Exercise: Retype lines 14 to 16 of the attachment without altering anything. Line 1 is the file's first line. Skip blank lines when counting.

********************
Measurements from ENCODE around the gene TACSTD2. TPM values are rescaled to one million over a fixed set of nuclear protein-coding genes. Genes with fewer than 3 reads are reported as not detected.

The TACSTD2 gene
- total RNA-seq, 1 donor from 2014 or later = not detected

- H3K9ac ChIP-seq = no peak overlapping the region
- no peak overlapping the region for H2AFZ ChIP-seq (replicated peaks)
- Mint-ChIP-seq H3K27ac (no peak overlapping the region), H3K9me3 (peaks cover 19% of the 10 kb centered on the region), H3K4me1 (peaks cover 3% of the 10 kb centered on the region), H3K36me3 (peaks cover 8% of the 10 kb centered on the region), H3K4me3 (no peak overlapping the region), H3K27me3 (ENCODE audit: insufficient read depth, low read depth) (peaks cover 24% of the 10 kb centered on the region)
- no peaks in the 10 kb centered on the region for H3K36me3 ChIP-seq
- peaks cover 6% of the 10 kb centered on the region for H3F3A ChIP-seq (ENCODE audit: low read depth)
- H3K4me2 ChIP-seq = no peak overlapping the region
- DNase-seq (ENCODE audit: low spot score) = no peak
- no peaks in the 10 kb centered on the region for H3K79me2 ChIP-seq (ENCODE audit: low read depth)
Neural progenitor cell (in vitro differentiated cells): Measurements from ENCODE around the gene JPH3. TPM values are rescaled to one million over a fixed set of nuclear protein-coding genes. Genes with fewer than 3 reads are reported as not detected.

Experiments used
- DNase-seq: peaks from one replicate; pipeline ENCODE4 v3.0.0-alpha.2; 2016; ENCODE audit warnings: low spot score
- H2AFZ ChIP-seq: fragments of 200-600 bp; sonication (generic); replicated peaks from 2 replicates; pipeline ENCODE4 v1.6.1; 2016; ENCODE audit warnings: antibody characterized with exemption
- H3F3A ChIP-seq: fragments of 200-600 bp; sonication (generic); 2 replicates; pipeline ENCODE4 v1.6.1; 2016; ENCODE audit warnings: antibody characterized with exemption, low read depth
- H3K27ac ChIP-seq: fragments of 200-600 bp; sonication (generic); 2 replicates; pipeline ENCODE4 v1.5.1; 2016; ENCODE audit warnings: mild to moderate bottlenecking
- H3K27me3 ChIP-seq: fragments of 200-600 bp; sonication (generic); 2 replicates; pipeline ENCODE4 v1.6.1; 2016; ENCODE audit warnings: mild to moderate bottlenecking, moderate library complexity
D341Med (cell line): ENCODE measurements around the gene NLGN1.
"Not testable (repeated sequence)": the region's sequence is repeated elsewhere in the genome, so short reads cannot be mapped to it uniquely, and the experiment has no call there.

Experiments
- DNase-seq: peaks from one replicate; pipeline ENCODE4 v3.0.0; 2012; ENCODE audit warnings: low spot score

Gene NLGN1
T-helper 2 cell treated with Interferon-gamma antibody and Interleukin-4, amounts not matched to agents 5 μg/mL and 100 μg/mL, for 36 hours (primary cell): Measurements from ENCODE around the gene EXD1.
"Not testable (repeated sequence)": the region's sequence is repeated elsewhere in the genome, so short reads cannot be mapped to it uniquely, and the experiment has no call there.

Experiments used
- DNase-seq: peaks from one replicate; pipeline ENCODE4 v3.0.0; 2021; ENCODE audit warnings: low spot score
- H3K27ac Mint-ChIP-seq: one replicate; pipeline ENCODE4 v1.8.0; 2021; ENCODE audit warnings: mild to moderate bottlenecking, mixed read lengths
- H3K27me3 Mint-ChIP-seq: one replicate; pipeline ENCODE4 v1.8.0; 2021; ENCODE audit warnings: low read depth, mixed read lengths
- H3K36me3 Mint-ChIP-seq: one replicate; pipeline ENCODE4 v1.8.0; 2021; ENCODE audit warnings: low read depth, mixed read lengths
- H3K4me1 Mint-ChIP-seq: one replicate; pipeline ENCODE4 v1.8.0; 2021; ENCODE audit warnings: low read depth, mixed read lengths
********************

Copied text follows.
- DNase-seq: peaks from one replicate; pipeline ENCODE4 v3.0.0-alpha.2; 2016; ENCODE audit warnings: low spot score
- H2AFZ ChIP-seq: fragments of 200-600 bp; sonication (generic); replicated peaks from 2 replicates; pipeline ENCODE4 v1.6.1; 2016; ENCODE audit warnings: antibody characterized with exemption
- H3F3A ChIP-seq: fragments of 200-600 bp; sonication (generic); 2 replicates; pipeline ENCODE4 v1.6.1; 2016; ENCODE audit warnings: antibody characterized with exemption, low read depth